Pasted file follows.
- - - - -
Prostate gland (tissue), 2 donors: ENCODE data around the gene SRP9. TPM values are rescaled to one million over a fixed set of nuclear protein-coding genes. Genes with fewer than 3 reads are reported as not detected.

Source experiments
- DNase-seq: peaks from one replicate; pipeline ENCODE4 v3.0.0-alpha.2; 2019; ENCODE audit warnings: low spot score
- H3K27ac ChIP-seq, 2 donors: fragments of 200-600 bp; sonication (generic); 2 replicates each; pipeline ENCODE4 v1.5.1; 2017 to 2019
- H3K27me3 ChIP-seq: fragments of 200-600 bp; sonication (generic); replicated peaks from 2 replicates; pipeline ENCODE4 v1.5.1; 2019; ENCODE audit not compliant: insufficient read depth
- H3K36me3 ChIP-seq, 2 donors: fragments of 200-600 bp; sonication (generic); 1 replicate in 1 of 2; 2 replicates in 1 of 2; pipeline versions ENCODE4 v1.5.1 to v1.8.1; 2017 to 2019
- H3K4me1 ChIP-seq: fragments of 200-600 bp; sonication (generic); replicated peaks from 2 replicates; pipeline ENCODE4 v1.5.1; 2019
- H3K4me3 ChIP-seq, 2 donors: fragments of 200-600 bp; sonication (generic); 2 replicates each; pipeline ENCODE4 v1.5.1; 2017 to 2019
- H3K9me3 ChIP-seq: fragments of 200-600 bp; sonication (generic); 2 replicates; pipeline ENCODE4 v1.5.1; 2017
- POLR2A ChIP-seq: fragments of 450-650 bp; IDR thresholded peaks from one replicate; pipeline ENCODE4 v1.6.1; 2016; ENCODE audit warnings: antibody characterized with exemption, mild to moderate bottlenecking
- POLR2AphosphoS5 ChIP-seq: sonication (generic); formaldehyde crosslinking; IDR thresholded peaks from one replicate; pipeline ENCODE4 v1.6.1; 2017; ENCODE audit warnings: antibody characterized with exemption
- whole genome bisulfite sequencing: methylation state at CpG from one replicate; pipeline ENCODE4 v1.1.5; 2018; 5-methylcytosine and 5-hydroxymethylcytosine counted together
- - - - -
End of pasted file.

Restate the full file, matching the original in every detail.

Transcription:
Prostate gland (tissue), 2 donors: ENCODE data around the gene SRP9. TPM values are rescaled to one million over a fixed set of nuclear protein-coding genes. Genes with fewer than 3 reads are reported as not detected.

Source experiments
- DNase-seq: peaks from one replicate; pipeline ENCODE4 v3.0.0-alpha.2; 2019; ENCODE audit warnings: low spot score
- H3K27ac ChIP-seq, 2 donors: fragments of 200-600 bp; sonication (generic); 2 replicates each; pipeline ENCODE4 v1.5.1; 2017 to 2019
- H3K27me3 ChIP-seq: fragments of 200-600 bp; sonication (generic); replicated peaks from 2 replicates; pipeline ENCODE4 v1.5.1; 2019; ENCODE audit not compliant: insufficient read depth
- H3K36me3 ChIP-seq, 2 donors: fragments of 200-600 bp; sonication (generic); 1 replicate in 1 of 2; 2 replicates in 1 of 2; pipeline versions ENCODE4 v1.5.1 to v1.8.1; 2017 to 2019
- H3K4me1 ChIP-seq: fragments of 200-600 bp; sonication (generic); replicated peaks from 2 replicates; pipeline ENCODE4 v1.5.1; 2019
- H3K4me3 ChIP-seq, 2 donors: fragments of 200-600 bp; sonication (generic); 2 replicates each; pipeline ENCODE4 v1.5.1; 2017 to 2019
- H3K9me3 ChIP-seq: fragments of 200-600 bp; sonication (generic); 2 replicates; pipeline ENCODE4 v1.5.1; 2017
- POLR2A ChIP-seq: fragments of 450-650 bp; IDR thresholded peaks from one replicate; pipeline ENCODE4 v1.6.1; 2016; ENCODE audit warnings: antibody characterized with exemption, mild to moderate bottlenecking
- POLR2AphosphoS5 ChIP-seq: sonication (generic); formaldehyde crosslinking; IDR thresholded peaks from one replicate; pipeline ENCODE4 v1.6.1; 2017; ENCODE audit warnings: antibody characterized with exemption
- whole genome bisulfite sequencing: methylation state at CpG from one replicate; pipeline ENCODE4 v1.1.5; 2018; 5-methylcytosine and 5-hydroxymethylcytosine counted together